The weeklong haze in Negros Oriental and other parts of the Visayas started dissipating on Monday, October 9, although the Philippine Atmospheric, Geophysical and Astronomical Services Administration (Pagasa) in Dumaguete City said it will continue its weather monitoring.
Local Pagasa chief, Engineer Dan Caber, told the Philippine News Agency that the haze was first monitored on October 2 in Negros Oriental and other areas in the region.
“The haze, which obscured Mount Talinis, Siquijor Island and other places usually visible from our office here at the Dumaguete-Sibulan airport, was just light to moderate and was caused by the wildfires in Indonesia,” Caber said.
As the winds are currently blowing in the southwest direction, the Visayas region and some parts of Mindanao are more vulnerable to the haze this time, he added.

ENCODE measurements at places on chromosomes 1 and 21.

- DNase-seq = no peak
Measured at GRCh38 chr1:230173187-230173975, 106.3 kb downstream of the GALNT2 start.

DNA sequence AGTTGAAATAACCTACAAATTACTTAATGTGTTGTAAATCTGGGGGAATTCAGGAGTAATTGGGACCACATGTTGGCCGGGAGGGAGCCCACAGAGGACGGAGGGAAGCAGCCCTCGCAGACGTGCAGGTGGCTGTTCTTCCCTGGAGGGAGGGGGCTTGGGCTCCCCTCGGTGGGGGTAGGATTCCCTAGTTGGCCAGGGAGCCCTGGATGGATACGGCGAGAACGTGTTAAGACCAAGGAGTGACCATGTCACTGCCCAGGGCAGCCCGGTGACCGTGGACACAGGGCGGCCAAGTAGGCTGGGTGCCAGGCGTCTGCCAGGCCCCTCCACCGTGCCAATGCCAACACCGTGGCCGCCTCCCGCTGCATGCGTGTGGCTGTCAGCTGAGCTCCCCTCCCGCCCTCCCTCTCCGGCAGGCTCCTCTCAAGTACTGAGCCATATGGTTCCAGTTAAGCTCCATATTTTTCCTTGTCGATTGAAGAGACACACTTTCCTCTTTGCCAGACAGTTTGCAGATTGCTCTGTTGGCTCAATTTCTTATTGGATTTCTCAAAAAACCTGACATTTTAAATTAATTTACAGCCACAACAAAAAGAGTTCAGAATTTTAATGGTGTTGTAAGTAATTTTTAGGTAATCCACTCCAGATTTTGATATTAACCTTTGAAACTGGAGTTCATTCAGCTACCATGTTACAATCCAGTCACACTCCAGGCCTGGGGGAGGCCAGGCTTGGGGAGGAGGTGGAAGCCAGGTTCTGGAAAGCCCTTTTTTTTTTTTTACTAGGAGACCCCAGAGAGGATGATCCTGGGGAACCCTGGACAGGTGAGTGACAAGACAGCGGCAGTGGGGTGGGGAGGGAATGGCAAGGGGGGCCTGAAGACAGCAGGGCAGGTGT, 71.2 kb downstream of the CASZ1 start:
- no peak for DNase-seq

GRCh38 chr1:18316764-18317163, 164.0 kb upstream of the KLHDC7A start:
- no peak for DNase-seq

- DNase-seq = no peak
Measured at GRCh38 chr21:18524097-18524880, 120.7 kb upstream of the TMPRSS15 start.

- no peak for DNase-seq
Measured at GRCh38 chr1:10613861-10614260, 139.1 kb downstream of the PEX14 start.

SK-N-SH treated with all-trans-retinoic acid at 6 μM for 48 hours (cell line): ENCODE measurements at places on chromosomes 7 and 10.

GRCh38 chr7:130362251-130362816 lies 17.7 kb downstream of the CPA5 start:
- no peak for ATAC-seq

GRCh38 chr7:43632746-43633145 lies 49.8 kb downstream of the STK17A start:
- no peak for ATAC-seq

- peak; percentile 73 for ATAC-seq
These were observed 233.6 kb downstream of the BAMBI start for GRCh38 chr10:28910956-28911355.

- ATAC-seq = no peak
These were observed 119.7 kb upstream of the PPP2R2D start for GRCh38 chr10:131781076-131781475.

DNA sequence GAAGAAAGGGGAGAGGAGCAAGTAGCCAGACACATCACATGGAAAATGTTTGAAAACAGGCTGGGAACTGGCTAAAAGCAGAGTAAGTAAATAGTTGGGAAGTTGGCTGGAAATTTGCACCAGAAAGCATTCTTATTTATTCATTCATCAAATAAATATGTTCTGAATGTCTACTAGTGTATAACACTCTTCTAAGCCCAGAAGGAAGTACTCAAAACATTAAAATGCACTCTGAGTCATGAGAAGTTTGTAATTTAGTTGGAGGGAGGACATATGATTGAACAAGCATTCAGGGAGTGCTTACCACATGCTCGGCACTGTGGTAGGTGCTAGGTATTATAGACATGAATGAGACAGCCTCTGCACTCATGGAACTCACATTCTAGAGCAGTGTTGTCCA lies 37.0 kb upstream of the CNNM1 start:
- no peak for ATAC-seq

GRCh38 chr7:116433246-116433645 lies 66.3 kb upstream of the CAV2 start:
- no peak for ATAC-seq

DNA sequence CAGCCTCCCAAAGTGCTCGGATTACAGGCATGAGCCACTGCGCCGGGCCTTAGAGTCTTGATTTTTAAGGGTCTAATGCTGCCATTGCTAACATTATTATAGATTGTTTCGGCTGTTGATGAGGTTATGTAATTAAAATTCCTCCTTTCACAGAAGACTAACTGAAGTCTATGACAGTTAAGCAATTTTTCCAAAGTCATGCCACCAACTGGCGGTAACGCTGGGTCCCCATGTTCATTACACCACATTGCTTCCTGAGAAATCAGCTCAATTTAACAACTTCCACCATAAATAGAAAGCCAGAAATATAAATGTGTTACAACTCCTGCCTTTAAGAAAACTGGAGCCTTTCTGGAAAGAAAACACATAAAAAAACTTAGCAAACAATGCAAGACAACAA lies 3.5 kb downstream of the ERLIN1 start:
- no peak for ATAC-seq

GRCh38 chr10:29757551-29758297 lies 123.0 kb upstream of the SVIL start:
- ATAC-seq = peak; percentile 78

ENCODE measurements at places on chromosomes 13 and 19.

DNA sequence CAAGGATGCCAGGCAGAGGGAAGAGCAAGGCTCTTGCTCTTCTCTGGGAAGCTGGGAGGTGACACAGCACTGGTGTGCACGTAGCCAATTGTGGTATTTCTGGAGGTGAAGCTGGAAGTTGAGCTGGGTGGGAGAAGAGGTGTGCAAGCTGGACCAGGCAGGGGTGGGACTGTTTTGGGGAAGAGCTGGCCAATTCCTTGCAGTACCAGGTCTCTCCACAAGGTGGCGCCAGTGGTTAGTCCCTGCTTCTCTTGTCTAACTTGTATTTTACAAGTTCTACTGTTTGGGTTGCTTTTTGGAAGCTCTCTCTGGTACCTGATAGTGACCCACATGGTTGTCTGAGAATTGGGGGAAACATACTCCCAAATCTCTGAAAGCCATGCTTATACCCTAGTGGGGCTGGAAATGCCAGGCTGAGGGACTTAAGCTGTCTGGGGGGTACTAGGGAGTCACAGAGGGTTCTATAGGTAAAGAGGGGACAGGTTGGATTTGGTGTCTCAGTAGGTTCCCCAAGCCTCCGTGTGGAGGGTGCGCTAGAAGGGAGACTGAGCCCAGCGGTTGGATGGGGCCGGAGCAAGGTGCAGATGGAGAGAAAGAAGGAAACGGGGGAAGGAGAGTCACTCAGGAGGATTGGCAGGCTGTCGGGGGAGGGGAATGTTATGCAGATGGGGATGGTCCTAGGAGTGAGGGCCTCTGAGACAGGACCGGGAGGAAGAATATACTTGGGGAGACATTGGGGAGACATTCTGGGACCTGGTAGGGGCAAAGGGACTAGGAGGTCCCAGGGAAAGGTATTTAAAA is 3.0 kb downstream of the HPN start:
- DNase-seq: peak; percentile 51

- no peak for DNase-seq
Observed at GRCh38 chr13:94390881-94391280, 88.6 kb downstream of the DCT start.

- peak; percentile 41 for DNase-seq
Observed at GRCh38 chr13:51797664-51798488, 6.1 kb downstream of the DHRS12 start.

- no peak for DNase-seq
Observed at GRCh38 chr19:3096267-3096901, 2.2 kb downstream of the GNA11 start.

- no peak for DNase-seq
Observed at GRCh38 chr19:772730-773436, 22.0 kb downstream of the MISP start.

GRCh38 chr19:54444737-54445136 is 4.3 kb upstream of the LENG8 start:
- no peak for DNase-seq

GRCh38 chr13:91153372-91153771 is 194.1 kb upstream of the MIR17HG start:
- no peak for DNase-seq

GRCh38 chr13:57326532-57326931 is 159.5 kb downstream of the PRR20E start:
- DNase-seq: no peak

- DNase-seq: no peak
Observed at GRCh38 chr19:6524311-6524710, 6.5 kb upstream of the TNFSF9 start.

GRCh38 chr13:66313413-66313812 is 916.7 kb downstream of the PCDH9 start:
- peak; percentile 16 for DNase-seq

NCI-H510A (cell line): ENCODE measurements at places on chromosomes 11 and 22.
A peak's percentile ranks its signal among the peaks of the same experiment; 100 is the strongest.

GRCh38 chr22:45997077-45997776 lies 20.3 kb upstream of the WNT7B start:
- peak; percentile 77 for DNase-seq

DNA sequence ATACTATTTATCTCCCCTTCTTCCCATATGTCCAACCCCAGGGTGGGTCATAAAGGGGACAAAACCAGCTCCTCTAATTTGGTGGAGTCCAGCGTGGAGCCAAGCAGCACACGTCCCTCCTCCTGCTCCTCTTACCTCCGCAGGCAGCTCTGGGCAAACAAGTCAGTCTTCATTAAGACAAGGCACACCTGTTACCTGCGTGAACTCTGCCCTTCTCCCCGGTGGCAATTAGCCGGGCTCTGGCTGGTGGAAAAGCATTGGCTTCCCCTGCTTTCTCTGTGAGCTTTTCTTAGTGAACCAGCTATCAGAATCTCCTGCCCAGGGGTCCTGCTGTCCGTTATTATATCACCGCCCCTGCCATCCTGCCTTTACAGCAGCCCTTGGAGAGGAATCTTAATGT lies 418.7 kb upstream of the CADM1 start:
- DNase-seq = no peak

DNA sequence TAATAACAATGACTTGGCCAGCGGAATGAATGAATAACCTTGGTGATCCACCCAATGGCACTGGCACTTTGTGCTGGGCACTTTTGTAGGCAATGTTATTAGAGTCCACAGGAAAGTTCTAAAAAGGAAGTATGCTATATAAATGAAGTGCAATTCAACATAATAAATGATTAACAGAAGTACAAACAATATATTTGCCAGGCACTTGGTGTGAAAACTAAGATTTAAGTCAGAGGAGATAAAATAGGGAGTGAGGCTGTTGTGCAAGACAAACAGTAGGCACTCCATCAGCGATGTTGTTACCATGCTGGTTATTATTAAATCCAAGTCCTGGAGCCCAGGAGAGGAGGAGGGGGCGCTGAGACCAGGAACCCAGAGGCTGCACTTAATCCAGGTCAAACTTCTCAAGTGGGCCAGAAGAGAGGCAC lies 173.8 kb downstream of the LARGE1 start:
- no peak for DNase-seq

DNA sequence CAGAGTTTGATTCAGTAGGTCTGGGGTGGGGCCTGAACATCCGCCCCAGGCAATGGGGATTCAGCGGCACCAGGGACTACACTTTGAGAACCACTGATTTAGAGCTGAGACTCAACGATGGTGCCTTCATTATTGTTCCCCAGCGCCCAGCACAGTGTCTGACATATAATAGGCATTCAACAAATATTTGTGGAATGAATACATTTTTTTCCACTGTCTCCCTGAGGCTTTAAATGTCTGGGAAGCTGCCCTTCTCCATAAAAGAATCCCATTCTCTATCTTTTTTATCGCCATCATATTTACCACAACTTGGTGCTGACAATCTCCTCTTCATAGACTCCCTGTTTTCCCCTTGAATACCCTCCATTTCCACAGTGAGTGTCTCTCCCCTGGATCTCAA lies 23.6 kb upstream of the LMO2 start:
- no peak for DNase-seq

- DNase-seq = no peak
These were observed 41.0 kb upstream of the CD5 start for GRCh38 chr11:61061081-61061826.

Caber said the haze has dissipated after Indonesian authorities managed to control the wildfires that recently hit their country.
He said the haze did not affect the local airport’s flights, adding they hope to see clearer skies in the coming days with better air quality.
Haze is composed of fine suspended particles, such as dust, smoke or mist, that obscure the lower atmosphere.
Dr. Cesar Antonio Ligo, a local pulmonologist, said extended and significant exposure to haze can be detrimental to human health, especially to people with respiratory conditions.
Caber said wearing face masks helps minimize the inhalation of fine particles carried by the haze. (PNA)